With that being said – it sounds like young gun Hunter Woodard could be a viable candidate per center Johnny Wilson.

Wilson said Woodard joined the first-string line at guard for some of the early practices as OSU mixed and matched and gave older players rest.

The Tuscola, Illinois, native who is listed at 6-foot-5, 295 pounds, impressed.

“I like watching him play,” Wilson said. “He brings it every time. He gets everyone fired up in inside drill, just going in there, attacking people. He’s a good kid. A good guy, I like him.”[TulsaWorld]

  • The Orange Bowl tonight will present a much stronger case but it seems like when SEC teams play Big 12 offenses (outside of OSU in bowl games historically), the SEC defenses give up a higher amount of points than normal.

Crazy how that happens.

  • While the 2018 Cowboy Football team can be optimistically viewed as a few plays away from nine wins and realistically an average team, there’s one title they can wrap up on Monday: giant-killers.

Missouri isn’t a top 20 team, but at No. 24 they would fit the template pretty nicely. How great would that be if OSU goes 4-1 as an underdog against top 25 teams and 3-5 against everybody outside the top 25? [PFB]

So giant-killers may be a little strong but an identity around winning when you shouldn’t is something positive to hang your hat on.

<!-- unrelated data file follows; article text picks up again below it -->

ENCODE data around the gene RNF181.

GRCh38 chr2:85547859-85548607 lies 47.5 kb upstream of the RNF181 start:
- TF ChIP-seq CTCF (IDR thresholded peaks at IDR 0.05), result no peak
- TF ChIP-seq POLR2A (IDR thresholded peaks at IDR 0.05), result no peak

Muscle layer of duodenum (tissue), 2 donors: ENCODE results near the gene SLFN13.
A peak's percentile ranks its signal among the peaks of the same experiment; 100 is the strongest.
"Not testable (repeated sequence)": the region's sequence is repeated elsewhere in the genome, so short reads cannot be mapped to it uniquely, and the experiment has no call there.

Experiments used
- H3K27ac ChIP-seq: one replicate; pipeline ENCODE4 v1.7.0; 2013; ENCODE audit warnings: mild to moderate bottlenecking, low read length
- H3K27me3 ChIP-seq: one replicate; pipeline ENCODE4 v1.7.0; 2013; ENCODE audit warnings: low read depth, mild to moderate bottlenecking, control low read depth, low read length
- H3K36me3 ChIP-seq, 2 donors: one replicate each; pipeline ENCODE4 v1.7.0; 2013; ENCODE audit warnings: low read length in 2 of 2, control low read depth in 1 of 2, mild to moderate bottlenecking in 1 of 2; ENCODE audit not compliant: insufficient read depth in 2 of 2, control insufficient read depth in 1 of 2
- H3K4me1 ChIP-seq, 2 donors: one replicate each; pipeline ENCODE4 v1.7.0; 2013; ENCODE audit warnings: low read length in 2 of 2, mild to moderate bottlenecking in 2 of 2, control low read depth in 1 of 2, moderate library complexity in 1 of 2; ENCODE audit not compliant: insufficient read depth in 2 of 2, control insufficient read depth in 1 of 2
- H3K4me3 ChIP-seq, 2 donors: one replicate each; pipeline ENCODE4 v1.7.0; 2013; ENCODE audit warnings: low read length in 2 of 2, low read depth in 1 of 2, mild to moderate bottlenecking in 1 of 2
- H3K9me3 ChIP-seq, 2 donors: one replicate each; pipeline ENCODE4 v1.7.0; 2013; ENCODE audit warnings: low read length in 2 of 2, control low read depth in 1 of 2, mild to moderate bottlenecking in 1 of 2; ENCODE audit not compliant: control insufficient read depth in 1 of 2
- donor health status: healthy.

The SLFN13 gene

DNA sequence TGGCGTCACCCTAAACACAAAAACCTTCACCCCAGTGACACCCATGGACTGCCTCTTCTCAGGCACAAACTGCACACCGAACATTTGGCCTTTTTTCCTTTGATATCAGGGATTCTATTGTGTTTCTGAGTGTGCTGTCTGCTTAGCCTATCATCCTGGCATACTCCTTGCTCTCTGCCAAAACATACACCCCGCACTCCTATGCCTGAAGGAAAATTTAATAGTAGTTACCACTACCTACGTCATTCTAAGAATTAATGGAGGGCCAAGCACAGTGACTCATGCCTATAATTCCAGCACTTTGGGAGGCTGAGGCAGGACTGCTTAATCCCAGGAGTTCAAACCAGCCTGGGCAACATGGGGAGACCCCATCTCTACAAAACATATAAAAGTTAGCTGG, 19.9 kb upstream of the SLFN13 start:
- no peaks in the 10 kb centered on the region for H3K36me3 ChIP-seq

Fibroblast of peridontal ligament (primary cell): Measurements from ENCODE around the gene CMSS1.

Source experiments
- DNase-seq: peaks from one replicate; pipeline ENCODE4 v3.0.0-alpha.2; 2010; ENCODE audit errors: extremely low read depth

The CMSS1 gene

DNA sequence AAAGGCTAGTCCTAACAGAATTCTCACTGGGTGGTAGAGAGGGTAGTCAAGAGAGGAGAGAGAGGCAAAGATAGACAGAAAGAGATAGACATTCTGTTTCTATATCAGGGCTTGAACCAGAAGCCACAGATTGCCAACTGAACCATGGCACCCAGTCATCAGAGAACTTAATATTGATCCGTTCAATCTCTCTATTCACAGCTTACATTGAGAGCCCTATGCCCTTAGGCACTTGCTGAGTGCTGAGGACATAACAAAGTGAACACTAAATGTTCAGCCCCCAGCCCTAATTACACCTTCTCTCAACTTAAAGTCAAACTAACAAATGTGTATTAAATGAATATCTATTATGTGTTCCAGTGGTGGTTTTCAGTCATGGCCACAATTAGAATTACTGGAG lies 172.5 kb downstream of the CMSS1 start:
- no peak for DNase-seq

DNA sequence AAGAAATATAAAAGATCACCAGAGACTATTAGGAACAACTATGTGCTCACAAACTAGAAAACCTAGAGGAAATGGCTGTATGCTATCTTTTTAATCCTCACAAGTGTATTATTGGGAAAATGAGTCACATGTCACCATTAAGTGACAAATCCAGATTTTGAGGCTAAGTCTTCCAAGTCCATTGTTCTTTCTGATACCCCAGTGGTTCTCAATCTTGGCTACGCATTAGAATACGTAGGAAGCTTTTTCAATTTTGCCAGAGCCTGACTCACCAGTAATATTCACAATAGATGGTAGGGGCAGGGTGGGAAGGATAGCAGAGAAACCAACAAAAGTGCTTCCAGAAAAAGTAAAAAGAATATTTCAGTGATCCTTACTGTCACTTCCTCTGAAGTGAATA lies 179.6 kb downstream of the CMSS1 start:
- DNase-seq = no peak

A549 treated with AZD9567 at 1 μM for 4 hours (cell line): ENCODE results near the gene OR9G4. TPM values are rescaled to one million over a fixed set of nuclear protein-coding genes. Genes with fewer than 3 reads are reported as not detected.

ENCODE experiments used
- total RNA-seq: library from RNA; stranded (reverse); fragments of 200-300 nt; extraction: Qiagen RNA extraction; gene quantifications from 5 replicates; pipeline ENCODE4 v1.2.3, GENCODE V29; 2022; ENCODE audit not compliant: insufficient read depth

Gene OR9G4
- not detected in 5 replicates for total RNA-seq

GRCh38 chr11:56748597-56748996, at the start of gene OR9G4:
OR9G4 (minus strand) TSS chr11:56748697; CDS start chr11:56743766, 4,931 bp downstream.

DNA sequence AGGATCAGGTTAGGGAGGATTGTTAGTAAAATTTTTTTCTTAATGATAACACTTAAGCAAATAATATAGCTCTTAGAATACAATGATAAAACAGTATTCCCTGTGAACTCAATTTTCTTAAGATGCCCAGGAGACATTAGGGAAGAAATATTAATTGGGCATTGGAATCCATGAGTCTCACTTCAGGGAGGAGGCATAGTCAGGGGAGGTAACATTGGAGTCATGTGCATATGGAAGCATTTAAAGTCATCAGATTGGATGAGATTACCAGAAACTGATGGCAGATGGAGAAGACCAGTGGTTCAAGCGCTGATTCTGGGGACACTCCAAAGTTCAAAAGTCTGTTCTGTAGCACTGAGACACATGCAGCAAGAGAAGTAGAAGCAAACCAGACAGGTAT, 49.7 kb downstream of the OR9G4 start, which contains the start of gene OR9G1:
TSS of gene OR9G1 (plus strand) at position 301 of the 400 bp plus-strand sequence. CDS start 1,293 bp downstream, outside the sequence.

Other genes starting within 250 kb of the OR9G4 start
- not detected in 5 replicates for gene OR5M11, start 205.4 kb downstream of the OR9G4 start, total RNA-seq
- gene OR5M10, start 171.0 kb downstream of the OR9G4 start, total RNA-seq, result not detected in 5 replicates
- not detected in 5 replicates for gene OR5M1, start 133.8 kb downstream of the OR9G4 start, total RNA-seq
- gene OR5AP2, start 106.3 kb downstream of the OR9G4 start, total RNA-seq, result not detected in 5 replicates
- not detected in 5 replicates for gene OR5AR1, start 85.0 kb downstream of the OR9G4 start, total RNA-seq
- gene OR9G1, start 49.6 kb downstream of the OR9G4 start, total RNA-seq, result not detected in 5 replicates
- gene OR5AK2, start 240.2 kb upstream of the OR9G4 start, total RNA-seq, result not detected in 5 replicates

Non-Sports Bullets
  • A new media trend that fascinates me is where things will go from a funding perspective – the Netflix model or the iTunes model

However, these iTunes- or Netflix-style platforms aren’t likely to be good for publishers. On them, media outlets won’t be competing with one another to offer the best subscription package. Instead, their individual stories will battle it out for the audience’s favor in gladiatorial combat similar to that in which songs compete on iTunes or movies and shows compete on Netflix — or, for that matter, everything competes on the non-paywalled internet. [NiemanLabs]

We’ve obviously expressed no desire to put up paywalls but could you imagine an-iTunesy PFB? Buying a weekly album of PFB’s top-ten hits. Or maybe a PFB Prime subscription would get you recruiting news two days ahead of when it generally publishes.

  • Finished a lighthearted fiction, faith-based read on a Christian’s views of Jesus. It’s nothing that C.S. Lewis would have pondered deep into the night but a good read to consider the difference in perspectives an individual builds vs. what scripture says.
  • This Vox piece details uncannily how American consumers completely changed design preference after the Great Recession.

“That first generation of direct-to-consumer successes started in that post-Recession moment,” says Leo Wang, CEO of Buffy, a one-year-old comforter startup. “They were about value, honesty, transparency of economics, and getting a good deal. All of that felt front-of-mind for consumers. Corporate America had swindled them.”

Startup minimalism, which became the dominant style of branding in the direct-to-consumer world, communicated this perfectly. It was optimal for digital consumption on small screens: stripped-down but warm, with lots of sans serif letters and white space. [Vox]

The article showed pictures of how design/consumers have trended after 2008-09, fascinating to see how things changed. A direct quote that hit me was about how “it was suddenly so uncool to look rich.”